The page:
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Museum gives Holliday’s Cove history lesson

September 20, 2012
By CRAIG HOWELL - Special to the Herald-Star , The Herald-Star

WEIRTON - Visitors to the Weirton Museum and Cultural Center Tuesday were taken on a trip through time as they learned about the early days of what would eventually become the city of Weirton.

Three area historians - David T. Javersak, Michael Nogay and museum President Dennis Jones - each discussed the town of Holliday's Cove at different phases in its history, starting in its early days as part of the American frontier and leading up to the founding of the city.

"West Virginia wants to wedge itself into the Civil War," Nogay, a local attorney, said during his presentation.

However, as Nogay explained, there was a great deal of history to the state and what is now the Northern Panhandle prior to the American Revolution.

Nogay focused much of his presentation on the construction of a cabin and blockhouse by John Holliday in the 1770s and the early days of Holliday's Cove, noting his research into the militia assigned to the fort, comparing it to forts and blockhouses in existence at the same time, including Fort Pitt and Fort Henry.

He noted Holliday's Cove Fort was located near where Overbrook Tower stands today and the community eventually grew up around it.

He said, however, it has taken a lot of work to find this information, and up until recently not much has been publicly observed, unlike in Pennsylvania and Virginia where there are markers and memorials for many historical sites and events.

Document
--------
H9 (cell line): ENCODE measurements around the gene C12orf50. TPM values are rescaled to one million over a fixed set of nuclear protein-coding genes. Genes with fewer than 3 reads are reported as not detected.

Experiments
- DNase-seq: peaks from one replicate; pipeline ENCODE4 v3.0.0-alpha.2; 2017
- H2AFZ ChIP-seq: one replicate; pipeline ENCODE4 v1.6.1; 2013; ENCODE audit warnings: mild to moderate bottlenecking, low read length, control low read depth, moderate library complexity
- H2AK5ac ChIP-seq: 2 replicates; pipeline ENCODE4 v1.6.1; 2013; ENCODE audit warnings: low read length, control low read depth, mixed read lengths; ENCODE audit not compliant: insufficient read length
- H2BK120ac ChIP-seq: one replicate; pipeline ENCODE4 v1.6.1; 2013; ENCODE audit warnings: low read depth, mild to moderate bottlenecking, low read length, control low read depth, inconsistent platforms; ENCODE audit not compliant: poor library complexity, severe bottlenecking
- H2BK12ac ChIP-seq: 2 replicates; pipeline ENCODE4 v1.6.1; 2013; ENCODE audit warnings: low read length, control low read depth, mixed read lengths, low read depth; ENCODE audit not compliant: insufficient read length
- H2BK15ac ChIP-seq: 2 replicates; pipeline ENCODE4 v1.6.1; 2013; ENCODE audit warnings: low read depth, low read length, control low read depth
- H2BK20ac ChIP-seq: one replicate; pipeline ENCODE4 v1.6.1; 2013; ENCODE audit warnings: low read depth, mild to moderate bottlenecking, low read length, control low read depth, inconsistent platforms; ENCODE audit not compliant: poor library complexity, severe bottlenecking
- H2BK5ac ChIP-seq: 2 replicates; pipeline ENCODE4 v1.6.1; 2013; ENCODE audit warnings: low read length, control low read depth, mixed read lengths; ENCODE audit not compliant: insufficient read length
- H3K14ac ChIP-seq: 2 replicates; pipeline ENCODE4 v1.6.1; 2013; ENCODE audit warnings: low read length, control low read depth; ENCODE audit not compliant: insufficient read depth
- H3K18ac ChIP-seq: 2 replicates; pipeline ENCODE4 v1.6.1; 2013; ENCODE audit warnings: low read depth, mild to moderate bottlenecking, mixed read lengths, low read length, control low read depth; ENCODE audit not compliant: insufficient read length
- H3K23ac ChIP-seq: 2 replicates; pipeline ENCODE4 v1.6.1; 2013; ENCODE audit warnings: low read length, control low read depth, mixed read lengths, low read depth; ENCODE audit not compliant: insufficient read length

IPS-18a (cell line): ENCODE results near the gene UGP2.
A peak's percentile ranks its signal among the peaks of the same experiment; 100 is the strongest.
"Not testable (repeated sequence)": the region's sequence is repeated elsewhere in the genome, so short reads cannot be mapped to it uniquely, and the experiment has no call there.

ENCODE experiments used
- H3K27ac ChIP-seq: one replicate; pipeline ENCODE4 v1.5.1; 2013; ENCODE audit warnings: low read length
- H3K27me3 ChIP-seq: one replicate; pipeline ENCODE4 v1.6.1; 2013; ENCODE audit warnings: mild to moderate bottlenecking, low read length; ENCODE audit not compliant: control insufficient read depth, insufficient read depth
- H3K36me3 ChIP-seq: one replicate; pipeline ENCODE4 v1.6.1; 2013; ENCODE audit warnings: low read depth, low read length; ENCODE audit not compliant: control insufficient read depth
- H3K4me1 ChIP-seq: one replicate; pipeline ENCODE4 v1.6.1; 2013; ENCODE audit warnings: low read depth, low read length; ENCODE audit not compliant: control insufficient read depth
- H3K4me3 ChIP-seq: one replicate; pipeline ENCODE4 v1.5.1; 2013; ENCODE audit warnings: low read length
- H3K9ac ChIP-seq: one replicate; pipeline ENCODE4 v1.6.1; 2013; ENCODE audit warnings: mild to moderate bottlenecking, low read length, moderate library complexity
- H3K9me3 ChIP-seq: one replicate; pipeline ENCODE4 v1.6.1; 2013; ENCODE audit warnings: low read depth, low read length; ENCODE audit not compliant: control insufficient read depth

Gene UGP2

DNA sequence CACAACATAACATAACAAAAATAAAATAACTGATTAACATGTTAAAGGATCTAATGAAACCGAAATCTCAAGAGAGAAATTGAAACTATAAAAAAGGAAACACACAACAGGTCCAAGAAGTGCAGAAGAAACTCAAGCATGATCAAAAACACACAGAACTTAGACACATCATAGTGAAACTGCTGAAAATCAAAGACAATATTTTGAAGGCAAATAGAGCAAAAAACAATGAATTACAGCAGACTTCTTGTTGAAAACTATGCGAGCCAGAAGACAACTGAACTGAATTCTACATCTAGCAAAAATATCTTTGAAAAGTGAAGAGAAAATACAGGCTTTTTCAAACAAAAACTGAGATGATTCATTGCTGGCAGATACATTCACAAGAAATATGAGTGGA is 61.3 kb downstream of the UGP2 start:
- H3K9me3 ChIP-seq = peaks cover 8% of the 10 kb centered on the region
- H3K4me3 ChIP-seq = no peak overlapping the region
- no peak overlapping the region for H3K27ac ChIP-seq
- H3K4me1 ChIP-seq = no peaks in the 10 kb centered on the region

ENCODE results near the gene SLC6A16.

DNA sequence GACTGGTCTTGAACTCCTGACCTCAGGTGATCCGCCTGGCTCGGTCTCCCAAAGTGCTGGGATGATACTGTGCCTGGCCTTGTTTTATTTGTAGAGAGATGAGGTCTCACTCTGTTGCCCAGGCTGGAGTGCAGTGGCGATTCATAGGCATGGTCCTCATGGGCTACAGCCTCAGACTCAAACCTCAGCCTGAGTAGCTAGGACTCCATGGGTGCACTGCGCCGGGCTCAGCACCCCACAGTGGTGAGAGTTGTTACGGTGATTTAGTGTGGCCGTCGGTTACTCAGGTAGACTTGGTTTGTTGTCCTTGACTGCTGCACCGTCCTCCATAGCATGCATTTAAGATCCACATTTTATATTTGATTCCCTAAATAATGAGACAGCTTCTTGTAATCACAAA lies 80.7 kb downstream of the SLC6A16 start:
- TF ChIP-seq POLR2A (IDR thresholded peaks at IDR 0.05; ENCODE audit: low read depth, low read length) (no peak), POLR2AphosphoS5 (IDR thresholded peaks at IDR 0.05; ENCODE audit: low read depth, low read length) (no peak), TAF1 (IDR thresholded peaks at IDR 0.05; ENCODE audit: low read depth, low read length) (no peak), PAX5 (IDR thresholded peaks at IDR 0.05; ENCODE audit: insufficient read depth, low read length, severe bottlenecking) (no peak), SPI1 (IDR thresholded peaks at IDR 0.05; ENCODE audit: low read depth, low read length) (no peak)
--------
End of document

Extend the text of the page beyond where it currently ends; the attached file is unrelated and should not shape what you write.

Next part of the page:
"We're not making this up, but we have no history here," Nogay said.

Javersak, meanwhile, focused on the community during the 1800s when the population was estimated at around 250 people, with 50 houses, a church and school and a few businesses.

He explained the economy of Holliday's Cove in the late 1800s was based primarily on agriculture and sheep, with large farms, and transportation was primarily provided by horses.

"This is a pretty rural existence," Javersak said. "This is an agricultural area. This is small-town America."

Javersak explained how Holliday's Cove found itself having to transition its economy following the Civil War as the price of wool dropped and the farming of wheat moved west. The result was the creation of fruit orchards, including almost 70,000 apple trees, 12,000 pear trees, 8,500 cherry trees and 6,000 plum trees. The area also produced thousands of pounds of maple sugar each year, he said.

For his part, Jones presented a showcase of photos of Holliday's Cove from the early 1900s, including the establishment of the first Cove School, a local baseball team and the growth of the community after E.T. Weir brought the Phillips Sheet and Tin Plate mill to the area from Clarksburg.

Jones also focused his presentation on the Flood of 1912, during which a storm caused Harmon Creek to flood, damaging a large portion of Holliday's Cove and the Colliers area.

"If there was a bridge across Harmon's Creek, it was wiped out, including the railroad," Jones said.

According to Jones' research, 112 houses were destroyed during the flood, along with several businesses, the Holliday's Cove post office and the Christian church. There were two deaths in Holliday's Cove and 10 in Colliers, Jones said.

All three encouraged the residents in attendance to learn more about the area's history and to teach it to future generations.

 
 

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